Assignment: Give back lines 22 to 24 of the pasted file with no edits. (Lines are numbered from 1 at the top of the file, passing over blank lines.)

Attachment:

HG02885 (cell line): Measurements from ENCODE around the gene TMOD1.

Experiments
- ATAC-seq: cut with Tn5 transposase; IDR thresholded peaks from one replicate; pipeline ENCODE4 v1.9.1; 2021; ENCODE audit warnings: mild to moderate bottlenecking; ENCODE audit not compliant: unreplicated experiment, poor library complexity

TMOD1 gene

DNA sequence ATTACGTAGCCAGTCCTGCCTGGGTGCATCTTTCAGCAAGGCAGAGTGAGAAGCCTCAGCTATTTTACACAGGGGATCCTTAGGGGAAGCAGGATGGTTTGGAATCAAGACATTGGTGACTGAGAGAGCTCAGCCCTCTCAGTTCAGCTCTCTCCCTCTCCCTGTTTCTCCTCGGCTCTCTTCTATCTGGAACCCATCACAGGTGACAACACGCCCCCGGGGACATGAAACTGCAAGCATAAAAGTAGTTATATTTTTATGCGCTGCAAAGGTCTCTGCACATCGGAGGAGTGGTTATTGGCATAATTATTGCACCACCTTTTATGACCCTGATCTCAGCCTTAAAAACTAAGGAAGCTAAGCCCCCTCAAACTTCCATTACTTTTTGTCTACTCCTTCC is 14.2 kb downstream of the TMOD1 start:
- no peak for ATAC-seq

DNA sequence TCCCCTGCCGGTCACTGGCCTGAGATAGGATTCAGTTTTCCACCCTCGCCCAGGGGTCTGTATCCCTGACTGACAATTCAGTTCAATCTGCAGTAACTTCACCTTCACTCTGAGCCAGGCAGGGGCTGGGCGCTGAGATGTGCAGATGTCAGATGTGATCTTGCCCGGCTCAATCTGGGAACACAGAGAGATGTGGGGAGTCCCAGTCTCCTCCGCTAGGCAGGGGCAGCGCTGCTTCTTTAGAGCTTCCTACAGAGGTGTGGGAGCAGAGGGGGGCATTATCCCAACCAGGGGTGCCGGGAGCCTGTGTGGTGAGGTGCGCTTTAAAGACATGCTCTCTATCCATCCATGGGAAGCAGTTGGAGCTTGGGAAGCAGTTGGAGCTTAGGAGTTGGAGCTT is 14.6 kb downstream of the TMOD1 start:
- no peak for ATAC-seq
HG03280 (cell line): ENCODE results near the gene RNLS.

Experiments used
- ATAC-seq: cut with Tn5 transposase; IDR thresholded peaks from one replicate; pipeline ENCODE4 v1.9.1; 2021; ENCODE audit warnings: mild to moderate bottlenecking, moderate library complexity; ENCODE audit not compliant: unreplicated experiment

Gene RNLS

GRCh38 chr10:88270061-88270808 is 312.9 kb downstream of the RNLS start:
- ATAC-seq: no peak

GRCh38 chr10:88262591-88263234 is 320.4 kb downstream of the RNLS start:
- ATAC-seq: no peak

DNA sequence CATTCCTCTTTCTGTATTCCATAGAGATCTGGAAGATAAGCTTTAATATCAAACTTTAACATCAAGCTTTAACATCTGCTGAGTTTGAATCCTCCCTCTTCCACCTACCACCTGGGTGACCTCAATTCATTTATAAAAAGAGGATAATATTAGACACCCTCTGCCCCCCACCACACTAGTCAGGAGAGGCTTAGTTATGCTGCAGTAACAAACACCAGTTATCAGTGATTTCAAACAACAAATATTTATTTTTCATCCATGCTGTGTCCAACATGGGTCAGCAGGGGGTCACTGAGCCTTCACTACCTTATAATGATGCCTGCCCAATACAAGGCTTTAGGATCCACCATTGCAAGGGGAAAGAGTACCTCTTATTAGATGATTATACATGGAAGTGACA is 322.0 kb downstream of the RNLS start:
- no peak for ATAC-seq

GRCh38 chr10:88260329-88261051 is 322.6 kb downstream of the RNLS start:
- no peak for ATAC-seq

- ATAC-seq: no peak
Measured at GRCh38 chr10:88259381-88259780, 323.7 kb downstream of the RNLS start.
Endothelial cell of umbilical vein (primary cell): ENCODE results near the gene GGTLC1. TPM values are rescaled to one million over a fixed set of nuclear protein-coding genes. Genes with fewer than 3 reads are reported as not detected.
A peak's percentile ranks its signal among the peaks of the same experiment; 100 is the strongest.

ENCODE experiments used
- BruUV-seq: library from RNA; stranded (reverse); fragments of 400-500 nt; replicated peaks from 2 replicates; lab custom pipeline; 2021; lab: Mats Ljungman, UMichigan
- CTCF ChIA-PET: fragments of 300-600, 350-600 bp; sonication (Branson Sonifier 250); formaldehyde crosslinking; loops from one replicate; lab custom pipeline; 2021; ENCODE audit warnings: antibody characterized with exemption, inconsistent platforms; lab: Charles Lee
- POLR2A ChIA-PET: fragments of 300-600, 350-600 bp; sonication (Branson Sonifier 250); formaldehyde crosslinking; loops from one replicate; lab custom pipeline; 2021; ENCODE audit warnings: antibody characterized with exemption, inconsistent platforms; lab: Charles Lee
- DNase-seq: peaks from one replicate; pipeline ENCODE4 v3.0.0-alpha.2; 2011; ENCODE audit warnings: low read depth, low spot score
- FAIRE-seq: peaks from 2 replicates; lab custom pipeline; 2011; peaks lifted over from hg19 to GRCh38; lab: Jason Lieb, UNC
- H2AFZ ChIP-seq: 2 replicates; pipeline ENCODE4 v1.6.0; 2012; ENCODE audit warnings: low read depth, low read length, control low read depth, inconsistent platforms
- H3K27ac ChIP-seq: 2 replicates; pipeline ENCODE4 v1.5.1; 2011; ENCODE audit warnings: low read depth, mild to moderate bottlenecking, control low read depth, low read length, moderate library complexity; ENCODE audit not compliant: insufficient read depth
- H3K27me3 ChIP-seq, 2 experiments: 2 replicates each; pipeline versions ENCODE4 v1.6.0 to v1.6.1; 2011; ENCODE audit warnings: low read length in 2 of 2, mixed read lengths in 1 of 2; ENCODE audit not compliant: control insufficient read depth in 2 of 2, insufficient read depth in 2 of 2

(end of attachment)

Measured at GRCh38 chr10:88259381-88259780, 323.7 kb downstream of the RNLS start.
Endothelial cell of umbilical vein (primary cell): ENCODE results near the gene GGTLC1. TPM values are rescaled to one million over a fixed set of nuclear protein-coding genes. Genes with fewer than 3 reads are reported as not detected.
A peak's percentile ranks its signal among the peaks of the same experiment; 100 is the strongest.